• As a result of the Unretreat, we advanced our efforts with “publishing” (and scholarly communication more generally) by securing a major grant from the Mellon Foundation, engaging with IPRH and African American Studies, and formalizing our efforts through the creation of an Office for Scholarly Communication and Publishing.
  • The Discovery and access group moved swiftly to resolve open questions and to make recommendations that led to our abandoning Primo and embracing our use of EasySearch.
  • And the Unretreat’s recommendations led to the creation of a new group focused on replacing the old Web CMS and replacing it with WordPress. That work is underway and has made considerable progress.

Has everything been successful? Not quite. The group focusing on International elements of the Library’s work recommended an effort that depended on the appointment of a new director of the Mortenson Center. We dropped the ball on that, but I believe the recommendations were solid and we should be able to hit the ground running. Clara has the report and we’re working on scheduling a first meeting.

On the other hand, we did less well on the matter of Outreach. At last report, we were going to discuss this at EC “in the Fall,” and I’m quite sure that was not the Fall of 2016.

Those are indeed failings, but I hope you’ll all agree that the progress we made on the other very substantial items is fantastic. In baseball terms, we’re batting .778, and in organizational terms we’ve done a hell of a lot of heavy lifting.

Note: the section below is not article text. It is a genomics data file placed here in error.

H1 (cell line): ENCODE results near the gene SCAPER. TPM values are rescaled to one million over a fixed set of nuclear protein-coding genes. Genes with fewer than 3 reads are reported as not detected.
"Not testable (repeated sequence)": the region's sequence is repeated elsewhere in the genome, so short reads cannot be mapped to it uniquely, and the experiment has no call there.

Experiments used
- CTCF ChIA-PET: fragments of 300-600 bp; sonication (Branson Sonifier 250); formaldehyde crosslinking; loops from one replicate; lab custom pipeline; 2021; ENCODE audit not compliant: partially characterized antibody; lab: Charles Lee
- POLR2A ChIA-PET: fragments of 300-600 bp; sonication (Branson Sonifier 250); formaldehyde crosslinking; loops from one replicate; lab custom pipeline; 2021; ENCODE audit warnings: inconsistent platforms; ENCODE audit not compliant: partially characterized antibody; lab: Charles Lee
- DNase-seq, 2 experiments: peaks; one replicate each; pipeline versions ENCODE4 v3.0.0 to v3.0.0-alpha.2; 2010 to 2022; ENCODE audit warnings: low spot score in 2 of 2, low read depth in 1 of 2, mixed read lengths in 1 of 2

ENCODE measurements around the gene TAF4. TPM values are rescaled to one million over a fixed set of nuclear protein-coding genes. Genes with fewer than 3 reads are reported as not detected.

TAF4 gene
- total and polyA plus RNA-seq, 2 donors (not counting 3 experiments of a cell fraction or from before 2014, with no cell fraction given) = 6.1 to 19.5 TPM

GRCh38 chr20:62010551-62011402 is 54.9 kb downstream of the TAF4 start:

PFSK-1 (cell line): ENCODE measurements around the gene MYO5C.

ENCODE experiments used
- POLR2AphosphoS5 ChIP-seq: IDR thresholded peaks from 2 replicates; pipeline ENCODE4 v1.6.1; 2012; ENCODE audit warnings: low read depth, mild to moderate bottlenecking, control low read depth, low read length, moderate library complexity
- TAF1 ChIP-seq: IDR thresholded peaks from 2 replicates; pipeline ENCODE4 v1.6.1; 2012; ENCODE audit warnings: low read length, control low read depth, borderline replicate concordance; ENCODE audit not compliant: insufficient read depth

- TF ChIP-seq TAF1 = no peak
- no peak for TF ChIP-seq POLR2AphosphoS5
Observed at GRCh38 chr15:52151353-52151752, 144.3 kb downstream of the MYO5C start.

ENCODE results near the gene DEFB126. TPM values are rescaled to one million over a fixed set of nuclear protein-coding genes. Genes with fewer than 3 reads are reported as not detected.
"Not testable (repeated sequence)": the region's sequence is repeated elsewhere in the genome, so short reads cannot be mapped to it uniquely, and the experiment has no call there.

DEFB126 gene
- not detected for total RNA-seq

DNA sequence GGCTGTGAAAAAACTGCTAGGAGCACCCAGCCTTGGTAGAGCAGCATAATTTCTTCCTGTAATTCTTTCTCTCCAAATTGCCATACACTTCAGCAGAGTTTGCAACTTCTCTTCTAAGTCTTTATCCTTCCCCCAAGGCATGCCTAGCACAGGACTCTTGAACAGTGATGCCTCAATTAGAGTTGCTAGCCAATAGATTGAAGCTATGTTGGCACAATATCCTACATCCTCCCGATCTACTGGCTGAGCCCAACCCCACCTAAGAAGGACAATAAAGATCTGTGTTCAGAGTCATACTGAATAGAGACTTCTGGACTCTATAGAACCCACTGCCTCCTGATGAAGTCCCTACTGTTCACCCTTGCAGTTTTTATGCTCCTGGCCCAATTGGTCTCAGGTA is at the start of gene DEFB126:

That was January 2014, and a year later we kicked off the new Strategic Planning process. That work provided the foundation for our being here today. I suspect we’re all full of appreciation for the new Framework for Strategic Action. It should serve us well in the coming years. I hope that you, like me, were appreciative of the inclusiveness of the process and the outstanding conversations we had along the way. Think back to 2015 and the substantial conversations we had about the future (e.g., the Deep Dives), the great guests we had in facilitating those conversations, and also the discussions we had around purpose and identity in considering the matter of whether we more aggressively adopt the Clinical Faculty framework. I believe we came together today with a clear and collective sense of purpose, reinforcing our sense of mission and the role we play on campus. And, again, let me remind everyone that this retreat and our planning should ultimately be directing the work we do, in the most pragmatic way.

I hope that our work in planning and action for these nearly three years appears as coherent and intentional to you as it does me, and that you, too, have a sense of the course we’re on and the work ahead of us.

What do I need to say about the budget? A few important things:
First, we are budgetarily strong. We’re making changes to adapt to diminished state support, but we’re doing it in ways that not only protects but often strengthens our core mission.
Second, the collective work on the budget reductions has ensured a broad understanding of the challenges we face and investment in solutions. Everyone has done an outstanding job.
Third, strategic planning and action is especially important in times like these. What do we need to shore up? What do we need to protect? And what is less important in accomplishing our mission? The planning work ahead of us is important and especially relevant to the budget.